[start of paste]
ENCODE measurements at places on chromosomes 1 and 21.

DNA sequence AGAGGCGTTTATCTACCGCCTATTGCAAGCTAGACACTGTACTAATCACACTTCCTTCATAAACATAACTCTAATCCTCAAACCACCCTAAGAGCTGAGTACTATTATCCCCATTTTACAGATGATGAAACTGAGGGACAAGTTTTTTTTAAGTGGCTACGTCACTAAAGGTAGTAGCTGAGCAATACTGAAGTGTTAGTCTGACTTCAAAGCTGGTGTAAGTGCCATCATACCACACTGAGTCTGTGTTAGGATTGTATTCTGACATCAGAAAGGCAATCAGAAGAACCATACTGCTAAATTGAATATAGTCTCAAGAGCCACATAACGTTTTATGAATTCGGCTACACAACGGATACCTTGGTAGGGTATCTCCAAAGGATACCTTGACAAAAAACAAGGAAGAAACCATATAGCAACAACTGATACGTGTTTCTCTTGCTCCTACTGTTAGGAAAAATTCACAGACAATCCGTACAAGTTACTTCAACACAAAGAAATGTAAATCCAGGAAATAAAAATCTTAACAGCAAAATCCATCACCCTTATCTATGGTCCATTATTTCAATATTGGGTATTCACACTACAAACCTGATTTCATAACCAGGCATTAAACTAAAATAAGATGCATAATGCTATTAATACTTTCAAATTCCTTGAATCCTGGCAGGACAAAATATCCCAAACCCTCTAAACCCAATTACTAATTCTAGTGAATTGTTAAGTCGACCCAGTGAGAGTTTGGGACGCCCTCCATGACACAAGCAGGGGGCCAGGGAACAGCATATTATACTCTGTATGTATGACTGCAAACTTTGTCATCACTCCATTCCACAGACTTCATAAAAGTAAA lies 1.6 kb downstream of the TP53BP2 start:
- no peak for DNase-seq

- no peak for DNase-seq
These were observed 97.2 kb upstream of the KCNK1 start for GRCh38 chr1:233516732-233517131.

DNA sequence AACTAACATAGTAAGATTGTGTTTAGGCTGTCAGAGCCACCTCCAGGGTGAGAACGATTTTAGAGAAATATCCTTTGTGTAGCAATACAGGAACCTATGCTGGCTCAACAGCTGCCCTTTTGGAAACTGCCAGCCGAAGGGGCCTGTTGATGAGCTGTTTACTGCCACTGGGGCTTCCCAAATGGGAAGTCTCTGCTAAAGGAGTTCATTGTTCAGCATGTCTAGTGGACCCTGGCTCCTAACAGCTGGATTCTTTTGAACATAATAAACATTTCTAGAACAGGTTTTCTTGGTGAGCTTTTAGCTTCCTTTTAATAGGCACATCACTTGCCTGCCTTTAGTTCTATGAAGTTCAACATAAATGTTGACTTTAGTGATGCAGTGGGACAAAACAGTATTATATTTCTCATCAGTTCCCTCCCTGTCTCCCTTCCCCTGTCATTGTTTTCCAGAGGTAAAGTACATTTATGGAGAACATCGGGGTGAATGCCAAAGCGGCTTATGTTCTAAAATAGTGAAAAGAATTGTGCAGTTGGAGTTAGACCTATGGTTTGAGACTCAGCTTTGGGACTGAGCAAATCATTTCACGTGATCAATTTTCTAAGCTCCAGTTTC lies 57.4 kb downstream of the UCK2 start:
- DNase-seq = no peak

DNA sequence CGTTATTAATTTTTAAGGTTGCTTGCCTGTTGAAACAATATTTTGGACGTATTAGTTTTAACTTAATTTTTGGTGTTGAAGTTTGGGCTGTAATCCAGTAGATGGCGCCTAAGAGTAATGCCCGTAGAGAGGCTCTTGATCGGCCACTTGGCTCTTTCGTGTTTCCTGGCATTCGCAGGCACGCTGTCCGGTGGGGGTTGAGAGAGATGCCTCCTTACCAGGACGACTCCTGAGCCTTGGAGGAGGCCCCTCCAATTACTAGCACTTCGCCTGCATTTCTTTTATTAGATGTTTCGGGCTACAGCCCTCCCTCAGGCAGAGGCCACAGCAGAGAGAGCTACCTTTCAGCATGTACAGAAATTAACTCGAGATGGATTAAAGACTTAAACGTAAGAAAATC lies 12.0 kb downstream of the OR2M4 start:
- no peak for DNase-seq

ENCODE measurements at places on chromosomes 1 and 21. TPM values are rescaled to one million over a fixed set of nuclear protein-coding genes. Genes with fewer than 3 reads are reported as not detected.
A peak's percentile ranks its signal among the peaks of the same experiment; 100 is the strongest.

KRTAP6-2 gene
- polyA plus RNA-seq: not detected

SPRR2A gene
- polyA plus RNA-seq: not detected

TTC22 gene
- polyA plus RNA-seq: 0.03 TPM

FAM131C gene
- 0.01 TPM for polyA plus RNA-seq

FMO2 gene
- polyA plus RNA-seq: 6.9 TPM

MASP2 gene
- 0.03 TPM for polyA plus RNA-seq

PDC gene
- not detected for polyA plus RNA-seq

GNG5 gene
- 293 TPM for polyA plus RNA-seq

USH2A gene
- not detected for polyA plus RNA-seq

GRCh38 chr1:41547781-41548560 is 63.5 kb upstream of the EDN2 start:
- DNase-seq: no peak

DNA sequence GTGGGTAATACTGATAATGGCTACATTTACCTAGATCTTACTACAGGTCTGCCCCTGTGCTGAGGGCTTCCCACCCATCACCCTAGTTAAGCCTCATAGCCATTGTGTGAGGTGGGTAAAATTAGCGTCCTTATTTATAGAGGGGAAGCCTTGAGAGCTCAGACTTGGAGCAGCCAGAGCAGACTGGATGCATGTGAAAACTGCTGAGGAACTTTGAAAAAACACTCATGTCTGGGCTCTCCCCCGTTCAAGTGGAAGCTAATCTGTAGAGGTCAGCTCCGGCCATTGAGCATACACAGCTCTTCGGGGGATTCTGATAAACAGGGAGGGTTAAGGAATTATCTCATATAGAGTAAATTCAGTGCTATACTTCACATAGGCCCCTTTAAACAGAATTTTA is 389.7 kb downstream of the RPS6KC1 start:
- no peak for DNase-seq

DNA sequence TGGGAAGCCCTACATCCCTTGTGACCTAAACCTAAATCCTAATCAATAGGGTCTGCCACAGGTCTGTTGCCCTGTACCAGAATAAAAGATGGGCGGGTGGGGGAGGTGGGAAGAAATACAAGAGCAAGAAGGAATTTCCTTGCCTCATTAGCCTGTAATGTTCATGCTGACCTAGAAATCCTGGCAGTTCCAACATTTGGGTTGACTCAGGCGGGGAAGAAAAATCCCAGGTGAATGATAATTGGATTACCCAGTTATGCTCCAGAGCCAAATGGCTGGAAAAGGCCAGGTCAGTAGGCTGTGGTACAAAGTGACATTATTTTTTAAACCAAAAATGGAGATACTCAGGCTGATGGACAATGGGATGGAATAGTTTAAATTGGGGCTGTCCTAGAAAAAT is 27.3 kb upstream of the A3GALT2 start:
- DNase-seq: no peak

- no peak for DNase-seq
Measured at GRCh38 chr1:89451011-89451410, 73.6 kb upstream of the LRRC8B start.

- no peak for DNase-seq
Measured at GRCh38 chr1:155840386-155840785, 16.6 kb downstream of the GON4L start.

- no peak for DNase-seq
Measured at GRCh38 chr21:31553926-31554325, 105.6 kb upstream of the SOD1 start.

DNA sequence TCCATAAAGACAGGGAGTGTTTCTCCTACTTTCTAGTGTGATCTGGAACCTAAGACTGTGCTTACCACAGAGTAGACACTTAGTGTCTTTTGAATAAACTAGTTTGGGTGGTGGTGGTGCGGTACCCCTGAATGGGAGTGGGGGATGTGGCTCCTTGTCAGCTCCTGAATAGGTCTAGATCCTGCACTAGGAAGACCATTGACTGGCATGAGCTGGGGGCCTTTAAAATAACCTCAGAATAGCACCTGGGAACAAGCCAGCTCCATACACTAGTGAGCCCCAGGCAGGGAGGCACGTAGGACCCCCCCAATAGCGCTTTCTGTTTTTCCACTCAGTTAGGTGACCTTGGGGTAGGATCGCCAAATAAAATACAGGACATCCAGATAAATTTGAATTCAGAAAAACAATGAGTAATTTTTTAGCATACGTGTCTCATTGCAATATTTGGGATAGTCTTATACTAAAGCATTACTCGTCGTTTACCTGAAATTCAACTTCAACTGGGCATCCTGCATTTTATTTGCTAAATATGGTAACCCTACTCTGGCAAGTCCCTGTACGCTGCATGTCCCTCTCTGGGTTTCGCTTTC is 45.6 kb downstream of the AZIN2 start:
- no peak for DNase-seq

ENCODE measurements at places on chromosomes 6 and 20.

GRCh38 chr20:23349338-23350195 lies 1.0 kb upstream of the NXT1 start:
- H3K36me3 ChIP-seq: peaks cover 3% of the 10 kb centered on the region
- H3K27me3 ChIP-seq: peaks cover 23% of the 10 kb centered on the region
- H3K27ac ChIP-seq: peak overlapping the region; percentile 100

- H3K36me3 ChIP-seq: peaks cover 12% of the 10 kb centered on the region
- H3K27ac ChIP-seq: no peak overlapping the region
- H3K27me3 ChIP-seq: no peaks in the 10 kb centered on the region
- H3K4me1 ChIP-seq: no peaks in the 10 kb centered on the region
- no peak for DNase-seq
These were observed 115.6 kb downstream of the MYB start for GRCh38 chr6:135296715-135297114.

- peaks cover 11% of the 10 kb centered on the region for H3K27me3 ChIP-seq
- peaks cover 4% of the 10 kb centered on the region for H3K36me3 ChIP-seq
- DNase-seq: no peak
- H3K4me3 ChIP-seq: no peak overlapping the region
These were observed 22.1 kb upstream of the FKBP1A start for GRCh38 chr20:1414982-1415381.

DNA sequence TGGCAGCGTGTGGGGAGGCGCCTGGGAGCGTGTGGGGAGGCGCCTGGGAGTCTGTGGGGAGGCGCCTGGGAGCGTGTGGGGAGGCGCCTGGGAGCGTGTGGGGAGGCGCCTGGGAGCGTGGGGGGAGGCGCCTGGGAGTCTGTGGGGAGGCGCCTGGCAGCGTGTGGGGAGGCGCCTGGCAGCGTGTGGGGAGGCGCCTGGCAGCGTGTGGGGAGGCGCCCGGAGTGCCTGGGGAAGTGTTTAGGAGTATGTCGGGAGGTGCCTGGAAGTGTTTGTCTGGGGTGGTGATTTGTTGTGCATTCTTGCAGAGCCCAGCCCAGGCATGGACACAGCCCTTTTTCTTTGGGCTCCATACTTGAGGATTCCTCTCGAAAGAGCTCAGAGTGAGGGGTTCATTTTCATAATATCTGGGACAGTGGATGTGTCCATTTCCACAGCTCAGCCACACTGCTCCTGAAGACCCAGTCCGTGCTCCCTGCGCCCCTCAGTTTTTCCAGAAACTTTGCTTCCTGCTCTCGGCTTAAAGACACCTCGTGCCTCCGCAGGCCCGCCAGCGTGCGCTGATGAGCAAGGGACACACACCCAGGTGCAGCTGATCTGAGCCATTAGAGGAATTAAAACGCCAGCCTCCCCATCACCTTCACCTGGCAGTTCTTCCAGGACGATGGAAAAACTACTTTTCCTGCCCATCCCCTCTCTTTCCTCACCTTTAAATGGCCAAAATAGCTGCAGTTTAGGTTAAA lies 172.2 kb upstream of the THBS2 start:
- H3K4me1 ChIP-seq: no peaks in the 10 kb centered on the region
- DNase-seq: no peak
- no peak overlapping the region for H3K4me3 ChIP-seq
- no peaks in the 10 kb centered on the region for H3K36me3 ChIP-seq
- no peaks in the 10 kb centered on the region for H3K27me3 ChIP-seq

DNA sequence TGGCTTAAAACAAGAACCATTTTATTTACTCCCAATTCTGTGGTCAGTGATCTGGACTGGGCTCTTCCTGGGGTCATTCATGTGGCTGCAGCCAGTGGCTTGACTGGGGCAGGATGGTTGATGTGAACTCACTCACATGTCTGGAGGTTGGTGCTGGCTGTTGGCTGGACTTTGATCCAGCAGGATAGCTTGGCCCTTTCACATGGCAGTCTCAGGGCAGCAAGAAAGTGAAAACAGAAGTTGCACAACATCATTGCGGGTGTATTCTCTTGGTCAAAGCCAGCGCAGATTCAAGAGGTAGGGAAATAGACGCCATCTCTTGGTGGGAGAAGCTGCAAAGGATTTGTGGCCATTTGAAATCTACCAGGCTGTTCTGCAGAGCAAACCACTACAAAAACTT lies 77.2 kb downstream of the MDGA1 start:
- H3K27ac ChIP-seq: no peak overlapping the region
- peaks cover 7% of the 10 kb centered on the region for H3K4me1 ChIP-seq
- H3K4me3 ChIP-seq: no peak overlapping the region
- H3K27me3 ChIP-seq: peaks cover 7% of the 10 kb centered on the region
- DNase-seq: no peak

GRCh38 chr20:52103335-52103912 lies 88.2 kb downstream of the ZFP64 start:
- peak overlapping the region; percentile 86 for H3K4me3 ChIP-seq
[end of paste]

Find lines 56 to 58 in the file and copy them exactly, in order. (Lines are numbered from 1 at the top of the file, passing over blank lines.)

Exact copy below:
- peaks cover 4% of the 10 kb centered on the region for H3K36me3 ChIP-seq
- DNase-seq: no peak
- H3K4me3 ChIP-seq: no peak overlapping the region